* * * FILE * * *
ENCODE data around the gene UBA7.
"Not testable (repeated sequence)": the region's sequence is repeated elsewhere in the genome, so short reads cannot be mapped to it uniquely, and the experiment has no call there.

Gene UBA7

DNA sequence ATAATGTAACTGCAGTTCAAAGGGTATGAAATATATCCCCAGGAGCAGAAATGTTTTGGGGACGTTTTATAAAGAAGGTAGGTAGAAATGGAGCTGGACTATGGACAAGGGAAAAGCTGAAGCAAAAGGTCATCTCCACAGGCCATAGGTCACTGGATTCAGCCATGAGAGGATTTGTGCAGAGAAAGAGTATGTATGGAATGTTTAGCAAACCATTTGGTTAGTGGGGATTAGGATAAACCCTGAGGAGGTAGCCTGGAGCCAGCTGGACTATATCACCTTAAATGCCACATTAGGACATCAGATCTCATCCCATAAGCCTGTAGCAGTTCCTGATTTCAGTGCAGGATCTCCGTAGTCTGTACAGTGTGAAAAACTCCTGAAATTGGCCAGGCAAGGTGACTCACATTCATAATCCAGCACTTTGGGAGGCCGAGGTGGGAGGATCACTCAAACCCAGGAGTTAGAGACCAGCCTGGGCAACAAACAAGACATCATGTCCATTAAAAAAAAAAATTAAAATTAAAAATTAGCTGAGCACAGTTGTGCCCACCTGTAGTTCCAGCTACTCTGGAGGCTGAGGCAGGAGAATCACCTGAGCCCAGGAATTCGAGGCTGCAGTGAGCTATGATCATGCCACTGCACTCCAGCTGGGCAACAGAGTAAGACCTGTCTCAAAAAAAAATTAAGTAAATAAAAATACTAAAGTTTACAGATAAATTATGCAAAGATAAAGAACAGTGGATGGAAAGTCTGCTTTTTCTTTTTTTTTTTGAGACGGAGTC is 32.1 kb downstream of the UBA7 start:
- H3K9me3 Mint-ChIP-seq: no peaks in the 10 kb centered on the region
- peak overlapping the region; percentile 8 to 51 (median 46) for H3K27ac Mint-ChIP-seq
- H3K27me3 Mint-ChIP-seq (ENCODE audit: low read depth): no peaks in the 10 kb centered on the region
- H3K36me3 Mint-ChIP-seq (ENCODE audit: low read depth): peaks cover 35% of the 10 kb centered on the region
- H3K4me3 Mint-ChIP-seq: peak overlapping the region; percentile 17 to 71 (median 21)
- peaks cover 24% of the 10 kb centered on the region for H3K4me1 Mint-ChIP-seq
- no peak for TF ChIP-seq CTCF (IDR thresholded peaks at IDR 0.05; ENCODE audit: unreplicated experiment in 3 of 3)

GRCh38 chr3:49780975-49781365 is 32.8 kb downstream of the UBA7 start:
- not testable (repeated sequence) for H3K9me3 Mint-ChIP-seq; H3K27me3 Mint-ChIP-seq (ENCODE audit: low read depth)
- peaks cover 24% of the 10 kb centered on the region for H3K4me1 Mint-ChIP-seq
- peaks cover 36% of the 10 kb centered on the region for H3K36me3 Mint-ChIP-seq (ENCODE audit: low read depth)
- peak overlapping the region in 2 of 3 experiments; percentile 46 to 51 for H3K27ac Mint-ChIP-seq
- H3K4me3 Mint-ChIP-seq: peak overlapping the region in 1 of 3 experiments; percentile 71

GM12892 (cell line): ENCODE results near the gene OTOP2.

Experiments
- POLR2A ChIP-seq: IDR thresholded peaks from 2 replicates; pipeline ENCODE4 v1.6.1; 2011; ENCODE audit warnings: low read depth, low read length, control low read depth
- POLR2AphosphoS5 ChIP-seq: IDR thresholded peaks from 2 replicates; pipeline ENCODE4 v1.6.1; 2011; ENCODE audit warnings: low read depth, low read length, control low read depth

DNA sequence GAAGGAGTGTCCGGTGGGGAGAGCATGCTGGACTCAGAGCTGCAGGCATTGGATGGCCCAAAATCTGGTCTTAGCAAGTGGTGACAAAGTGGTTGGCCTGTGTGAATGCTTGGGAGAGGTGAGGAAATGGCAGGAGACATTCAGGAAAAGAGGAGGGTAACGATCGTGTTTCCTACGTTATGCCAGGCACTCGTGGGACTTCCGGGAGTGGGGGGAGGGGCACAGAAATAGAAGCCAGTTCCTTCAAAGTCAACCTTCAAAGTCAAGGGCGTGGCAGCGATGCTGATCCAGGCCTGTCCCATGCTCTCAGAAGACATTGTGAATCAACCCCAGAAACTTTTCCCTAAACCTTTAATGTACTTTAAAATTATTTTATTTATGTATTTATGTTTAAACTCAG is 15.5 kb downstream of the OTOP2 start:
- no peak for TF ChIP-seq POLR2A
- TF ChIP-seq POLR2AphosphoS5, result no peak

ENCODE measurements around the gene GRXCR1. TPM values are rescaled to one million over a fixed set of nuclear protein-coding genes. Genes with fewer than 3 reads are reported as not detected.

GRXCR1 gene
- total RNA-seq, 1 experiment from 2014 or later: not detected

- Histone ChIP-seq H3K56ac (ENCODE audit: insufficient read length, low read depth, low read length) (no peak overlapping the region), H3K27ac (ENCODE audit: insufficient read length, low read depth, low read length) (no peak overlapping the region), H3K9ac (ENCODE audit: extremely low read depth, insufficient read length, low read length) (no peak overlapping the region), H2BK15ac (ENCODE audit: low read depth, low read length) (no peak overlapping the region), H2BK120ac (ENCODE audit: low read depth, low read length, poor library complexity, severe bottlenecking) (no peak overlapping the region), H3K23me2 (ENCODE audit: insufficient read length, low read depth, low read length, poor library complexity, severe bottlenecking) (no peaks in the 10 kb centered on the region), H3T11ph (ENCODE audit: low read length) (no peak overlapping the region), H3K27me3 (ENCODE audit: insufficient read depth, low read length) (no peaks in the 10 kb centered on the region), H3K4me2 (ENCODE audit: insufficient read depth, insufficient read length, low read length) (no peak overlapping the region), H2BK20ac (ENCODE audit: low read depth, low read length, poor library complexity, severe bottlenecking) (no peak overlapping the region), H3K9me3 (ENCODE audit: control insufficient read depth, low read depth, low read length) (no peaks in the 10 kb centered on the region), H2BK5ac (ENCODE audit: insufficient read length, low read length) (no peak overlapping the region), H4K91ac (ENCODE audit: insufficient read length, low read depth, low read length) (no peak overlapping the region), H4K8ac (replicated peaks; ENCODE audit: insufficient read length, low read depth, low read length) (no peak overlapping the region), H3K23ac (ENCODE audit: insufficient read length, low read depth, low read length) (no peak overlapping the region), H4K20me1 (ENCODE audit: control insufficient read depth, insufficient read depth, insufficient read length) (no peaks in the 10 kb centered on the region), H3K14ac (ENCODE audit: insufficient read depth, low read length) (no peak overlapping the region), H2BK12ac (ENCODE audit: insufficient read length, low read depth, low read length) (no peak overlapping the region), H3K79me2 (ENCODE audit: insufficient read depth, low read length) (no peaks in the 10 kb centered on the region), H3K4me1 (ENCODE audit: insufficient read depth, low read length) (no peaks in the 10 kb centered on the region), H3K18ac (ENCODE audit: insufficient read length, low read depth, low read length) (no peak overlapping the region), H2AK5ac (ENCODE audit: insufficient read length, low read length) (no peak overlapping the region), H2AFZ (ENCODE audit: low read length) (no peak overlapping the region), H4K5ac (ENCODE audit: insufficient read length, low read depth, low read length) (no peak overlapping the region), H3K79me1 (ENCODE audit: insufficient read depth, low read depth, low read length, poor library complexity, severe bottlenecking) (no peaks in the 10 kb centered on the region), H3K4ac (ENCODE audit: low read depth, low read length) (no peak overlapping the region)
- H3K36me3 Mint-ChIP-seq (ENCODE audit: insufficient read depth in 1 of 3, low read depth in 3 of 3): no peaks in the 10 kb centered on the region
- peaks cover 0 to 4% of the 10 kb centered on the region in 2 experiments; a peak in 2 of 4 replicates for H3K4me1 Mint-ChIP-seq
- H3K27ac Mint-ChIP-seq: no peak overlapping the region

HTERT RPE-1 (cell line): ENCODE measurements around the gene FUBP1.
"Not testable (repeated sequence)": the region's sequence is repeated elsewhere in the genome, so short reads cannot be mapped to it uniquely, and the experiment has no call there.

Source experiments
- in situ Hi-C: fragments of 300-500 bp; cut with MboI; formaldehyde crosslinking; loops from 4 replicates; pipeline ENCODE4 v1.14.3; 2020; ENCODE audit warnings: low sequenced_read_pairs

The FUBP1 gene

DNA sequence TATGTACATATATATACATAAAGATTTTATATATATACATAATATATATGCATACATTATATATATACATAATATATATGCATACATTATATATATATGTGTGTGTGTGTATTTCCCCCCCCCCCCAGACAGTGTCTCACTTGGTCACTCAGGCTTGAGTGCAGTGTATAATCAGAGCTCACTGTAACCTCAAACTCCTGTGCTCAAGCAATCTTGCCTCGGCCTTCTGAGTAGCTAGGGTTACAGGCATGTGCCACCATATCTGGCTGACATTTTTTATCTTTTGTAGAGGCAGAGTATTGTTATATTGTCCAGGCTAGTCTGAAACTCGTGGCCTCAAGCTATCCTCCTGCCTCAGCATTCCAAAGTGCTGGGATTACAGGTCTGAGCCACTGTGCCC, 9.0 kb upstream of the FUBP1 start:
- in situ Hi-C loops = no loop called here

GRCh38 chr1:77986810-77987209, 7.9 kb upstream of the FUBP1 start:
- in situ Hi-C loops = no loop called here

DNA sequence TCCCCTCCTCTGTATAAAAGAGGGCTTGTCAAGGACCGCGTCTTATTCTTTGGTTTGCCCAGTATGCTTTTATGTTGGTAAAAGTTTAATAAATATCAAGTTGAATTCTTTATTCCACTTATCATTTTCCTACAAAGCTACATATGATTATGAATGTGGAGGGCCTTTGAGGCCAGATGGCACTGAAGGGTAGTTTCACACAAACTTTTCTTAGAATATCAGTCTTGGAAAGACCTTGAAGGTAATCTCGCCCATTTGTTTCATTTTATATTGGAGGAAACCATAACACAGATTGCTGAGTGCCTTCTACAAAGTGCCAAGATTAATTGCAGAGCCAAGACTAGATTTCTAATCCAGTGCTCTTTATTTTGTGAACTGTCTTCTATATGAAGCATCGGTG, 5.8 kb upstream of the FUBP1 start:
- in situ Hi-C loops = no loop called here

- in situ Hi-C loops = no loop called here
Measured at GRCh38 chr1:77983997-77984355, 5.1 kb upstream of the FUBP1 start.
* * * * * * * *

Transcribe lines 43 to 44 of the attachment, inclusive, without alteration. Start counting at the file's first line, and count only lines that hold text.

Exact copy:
- in situ Hi-C loops = no loop called here
Measured at GRCh38 chr1:77983997-77984355, 5.1 kb upstream of the FUBP1 start.